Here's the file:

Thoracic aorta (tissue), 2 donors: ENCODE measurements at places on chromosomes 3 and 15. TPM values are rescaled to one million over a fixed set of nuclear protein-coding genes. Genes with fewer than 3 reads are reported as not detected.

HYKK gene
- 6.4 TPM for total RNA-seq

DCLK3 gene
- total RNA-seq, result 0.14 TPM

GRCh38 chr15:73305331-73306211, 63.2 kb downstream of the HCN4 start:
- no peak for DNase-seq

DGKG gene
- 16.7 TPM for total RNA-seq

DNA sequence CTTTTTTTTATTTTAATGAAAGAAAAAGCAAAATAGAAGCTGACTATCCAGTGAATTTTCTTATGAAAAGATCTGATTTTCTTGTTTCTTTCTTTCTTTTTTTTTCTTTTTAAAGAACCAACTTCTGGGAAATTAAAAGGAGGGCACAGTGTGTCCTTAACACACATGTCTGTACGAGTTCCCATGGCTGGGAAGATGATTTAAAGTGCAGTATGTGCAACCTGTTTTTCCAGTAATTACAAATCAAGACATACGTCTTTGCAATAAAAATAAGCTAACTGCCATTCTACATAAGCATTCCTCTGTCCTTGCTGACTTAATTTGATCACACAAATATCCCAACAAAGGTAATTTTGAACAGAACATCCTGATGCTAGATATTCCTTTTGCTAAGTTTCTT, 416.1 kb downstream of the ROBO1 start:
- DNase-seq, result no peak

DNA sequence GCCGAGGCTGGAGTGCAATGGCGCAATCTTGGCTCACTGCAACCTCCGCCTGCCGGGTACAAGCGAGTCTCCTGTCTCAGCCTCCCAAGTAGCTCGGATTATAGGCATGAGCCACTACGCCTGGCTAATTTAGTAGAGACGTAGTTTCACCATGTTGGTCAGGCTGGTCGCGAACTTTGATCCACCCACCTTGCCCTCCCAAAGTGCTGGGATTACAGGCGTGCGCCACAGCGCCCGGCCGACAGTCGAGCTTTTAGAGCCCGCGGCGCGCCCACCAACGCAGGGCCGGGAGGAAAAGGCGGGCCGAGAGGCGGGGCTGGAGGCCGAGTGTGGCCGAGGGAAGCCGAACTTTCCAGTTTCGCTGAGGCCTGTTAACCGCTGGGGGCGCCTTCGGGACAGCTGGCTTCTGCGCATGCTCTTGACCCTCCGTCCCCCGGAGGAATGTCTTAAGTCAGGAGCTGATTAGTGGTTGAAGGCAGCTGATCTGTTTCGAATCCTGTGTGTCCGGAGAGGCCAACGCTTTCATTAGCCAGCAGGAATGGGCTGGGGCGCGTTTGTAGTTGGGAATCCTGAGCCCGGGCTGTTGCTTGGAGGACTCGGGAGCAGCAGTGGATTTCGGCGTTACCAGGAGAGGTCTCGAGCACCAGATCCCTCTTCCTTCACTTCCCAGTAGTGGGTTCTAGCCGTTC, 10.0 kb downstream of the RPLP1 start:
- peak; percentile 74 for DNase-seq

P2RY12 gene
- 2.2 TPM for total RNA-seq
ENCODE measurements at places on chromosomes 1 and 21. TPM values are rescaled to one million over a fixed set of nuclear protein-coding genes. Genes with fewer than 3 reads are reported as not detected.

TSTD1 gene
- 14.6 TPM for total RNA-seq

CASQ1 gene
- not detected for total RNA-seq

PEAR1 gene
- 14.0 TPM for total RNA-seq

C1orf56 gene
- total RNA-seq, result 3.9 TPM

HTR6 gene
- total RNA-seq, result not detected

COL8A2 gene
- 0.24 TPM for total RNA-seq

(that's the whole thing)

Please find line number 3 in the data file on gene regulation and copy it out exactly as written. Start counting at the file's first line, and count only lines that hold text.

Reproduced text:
- 6.4 TPM for total RNA-seq